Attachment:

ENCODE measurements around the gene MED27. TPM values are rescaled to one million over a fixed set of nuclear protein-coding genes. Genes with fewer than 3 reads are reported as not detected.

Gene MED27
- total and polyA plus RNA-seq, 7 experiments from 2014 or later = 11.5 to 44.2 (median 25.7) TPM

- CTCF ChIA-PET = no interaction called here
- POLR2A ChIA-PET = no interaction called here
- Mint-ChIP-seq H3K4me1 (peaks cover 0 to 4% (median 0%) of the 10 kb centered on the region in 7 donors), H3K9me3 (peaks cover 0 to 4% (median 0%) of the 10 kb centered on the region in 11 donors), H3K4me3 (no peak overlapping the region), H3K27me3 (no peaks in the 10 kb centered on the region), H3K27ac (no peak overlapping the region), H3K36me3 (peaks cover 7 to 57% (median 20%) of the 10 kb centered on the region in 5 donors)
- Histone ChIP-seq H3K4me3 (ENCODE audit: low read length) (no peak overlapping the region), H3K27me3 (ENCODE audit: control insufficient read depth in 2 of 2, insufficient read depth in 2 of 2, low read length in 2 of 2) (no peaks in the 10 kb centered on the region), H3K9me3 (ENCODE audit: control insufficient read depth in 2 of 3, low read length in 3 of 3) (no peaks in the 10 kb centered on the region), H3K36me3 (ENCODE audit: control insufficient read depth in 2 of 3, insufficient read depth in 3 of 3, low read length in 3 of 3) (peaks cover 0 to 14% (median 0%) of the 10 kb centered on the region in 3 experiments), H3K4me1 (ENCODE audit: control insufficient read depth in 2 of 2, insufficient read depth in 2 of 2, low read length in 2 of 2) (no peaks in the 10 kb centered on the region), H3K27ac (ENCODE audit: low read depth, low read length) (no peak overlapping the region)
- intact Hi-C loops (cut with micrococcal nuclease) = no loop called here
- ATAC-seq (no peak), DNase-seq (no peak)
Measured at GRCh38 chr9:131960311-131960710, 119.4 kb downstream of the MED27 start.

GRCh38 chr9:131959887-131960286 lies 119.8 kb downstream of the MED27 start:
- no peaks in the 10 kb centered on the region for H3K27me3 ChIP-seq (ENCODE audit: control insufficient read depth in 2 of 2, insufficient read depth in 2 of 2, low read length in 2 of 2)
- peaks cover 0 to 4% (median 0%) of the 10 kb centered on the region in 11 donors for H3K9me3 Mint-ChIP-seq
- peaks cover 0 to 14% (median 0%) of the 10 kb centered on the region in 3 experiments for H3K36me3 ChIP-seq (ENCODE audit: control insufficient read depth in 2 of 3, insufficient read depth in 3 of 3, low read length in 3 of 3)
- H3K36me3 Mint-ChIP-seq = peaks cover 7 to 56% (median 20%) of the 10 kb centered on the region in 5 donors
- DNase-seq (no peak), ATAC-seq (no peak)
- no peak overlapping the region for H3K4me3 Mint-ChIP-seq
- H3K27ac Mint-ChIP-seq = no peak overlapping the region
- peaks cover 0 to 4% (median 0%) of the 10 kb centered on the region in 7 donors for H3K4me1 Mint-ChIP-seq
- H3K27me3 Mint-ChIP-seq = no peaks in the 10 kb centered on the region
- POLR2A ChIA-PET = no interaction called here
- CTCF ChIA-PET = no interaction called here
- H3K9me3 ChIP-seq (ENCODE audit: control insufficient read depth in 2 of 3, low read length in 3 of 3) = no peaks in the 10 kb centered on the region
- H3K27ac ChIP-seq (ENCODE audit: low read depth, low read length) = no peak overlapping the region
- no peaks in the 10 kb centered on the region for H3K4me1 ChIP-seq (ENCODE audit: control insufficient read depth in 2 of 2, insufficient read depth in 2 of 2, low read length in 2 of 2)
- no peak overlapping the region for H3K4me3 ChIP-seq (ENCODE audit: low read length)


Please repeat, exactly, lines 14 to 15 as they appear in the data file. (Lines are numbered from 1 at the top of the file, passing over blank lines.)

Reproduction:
- peaks cover 0 to 14% (median 0%) of the 10 kb centered on the region in 3 experiments for H3K36me3 ChIP-seq (ENCODE audit: control insufficient read depth in 2 of 3, insufficient read depth in 3 of 3, low read length in 3 of 3)
- H3K36me3 Mint-ChIP-seq = peaks cover 7 to 56% (median 20%) of the 10 kb centered on the region in 5 donors